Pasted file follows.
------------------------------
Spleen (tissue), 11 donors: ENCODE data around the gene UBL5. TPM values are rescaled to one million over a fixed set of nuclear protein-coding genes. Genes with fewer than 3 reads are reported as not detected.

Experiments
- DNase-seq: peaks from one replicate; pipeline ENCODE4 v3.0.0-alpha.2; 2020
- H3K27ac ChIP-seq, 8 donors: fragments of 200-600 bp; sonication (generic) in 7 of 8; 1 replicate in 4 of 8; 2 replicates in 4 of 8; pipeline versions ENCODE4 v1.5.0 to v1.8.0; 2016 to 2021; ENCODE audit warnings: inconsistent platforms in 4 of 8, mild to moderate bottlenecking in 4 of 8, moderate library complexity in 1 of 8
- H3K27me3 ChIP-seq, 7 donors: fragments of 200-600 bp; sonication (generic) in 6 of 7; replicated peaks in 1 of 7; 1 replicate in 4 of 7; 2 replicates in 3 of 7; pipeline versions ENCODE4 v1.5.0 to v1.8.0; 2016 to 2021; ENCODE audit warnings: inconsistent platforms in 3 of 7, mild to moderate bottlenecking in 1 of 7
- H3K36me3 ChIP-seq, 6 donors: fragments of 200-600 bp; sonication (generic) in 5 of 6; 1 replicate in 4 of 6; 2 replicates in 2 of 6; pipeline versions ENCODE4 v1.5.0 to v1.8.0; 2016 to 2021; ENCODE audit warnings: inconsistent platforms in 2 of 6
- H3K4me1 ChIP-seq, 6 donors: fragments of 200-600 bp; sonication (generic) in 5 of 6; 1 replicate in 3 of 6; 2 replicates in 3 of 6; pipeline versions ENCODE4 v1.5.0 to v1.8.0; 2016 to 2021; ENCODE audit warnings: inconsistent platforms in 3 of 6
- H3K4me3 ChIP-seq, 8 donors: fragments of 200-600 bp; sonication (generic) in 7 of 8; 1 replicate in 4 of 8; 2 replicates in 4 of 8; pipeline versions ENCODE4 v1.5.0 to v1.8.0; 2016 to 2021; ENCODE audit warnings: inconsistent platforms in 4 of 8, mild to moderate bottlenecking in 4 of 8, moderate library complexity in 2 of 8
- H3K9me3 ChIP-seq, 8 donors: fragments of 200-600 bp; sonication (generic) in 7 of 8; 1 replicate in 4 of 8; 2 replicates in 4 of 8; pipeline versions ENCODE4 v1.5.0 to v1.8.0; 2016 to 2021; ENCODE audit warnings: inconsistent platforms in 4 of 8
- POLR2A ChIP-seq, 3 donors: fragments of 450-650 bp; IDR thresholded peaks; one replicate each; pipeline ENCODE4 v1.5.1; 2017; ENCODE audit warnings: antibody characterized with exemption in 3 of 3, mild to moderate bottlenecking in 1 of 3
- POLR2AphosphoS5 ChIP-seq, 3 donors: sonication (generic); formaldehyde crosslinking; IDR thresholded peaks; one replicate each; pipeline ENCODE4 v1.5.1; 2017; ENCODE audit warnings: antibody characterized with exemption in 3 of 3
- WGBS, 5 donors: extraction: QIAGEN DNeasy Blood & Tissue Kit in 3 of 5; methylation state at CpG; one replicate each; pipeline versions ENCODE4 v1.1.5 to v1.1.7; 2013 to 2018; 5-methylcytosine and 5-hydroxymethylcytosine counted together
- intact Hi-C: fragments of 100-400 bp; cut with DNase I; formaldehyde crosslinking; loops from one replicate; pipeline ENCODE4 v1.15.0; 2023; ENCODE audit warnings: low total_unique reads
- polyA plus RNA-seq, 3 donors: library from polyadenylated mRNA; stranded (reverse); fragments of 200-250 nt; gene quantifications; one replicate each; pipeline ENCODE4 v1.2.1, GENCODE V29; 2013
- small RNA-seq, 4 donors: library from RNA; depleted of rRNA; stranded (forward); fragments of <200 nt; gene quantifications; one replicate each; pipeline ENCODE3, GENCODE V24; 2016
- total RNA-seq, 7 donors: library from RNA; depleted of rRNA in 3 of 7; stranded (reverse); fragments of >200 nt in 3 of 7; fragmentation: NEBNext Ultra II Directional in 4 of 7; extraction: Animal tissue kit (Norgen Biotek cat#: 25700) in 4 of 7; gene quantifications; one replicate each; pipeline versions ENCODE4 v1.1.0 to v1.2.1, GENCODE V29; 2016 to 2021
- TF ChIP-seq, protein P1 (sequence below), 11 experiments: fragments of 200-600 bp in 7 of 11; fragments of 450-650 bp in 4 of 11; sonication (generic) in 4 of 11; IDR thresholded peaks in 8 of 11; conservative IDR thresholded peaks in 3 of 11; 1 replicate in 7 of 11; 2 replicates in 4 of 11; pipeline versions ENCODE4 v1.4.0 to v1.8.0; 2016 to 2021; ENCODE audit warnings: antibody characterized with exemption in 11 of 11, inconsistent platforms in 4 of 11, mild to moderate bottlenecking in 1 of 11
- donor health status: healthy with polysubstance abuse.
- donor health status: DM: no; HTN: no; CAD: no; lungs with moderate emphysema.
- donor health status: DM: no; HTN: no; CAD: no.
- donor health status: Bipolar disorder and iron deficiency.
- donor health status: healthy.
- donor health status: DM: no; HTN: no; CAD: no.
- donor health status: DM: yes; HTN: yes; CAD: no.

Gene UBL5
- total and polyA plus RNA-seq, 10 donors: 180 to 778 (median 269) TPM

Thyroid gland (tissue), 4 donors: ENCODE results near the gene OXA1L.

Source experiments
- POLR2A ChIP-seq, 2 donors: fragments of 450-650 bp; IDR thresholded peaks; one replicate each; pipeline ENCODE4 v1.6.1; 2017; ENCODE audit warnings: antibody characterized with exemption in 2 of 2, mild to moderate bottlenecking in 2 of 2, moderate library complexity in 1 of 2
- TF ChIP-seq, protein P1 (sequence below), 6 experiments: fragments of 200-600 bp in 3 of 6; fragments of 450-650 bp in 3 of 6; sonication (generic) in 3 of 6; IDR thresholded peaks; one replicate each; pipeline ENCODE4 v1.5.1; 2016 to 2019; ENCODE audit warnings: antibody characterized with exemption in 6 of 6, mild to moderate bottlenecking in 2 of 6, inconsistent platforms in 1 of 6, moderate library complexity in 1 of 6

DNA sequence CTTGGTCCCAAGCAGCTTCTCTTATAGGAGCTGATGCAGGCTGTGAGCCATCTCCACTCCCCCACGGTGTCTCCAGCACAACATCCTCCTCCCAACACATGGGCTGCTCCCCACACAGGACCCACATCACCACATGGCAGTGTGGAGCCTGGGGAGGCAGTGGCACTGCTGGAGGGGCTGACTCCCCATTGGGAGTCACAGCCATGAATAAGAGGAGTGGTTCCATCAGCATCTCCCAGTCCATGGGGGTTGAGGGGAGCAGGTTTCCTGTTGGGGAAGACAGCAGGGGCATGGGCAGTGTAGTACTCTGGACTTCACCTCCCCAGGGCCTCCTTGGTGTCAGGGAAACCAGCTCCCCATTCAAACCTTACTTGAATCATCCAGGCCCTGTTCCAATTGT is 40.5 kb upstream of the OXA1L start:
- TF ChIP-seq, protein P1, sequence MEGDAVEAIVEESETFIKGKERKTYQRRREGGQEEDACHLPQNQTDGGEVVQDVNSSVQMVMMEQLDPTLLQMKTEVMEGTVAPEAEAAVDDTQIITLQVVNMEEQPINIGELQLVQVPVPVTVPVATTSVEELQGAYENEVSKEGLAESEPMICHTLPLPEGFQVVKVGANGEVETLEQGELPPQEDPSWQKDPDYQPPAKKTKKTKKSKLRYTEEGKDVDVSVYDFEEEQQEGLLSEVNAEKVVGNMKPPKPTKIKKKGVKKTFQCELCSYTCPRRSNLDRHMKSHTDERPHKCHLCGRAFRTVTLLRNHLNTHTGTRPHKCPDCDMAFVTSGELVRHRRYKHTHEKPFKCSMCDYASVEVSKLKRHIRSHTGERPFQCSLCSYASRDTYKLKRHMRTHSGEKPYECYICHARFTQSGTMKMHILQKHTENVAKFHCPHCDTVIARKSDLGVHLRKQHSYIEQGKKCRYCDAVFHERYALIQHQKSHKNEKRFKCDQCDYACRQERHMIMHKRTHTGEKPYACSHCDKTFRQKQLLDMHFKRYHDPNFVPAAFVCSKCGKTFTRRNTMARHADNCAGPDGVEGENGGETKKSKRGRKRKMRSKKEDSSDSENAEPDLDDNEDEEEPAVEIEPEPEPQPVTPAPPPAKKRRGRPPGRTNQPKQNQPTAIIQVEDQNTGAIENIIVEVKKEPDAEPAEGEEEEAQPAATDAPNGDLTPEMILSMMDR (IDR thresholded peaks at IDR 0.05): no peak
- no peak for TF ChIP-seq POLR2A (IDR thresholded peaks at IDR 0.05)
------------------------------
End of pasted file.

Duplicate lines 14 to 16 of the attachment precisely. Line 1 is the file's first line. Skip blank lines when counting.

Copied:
- polyA plus RNA-seq, 3 donors: library from polyadenylated mRNA; stranded (reverse); fragments of 200-250 nt; gene quantifications; one replicate each; pipeline ENCODE4 v1.2.1, GENCODE V29; 2013
- small RNA-seq, 4 donors: library from RNA; depleted of rRNA; stranded (forward); fragments of <200 nt; gene quantifications; one replicate each; pipeline ENCODE3, GENCODE V24; 2016
- total RNA-seq, 7 donors: library from RNA; depleted of rRNA in 3 of 7; stranded (reverse); fragments of >200 nt in 3 of 7; fragmentation: NEBNext Ultra II Directional in 4 of 7; extraction: Animal tissue kit (Norgen Biotek cat#: 25700) in 4 of 7; gene quantifications; one replicate each; pipeline versions ENCODE4 v1.1.0 to v1.2.1, GENCODE V29; 2016 to 2021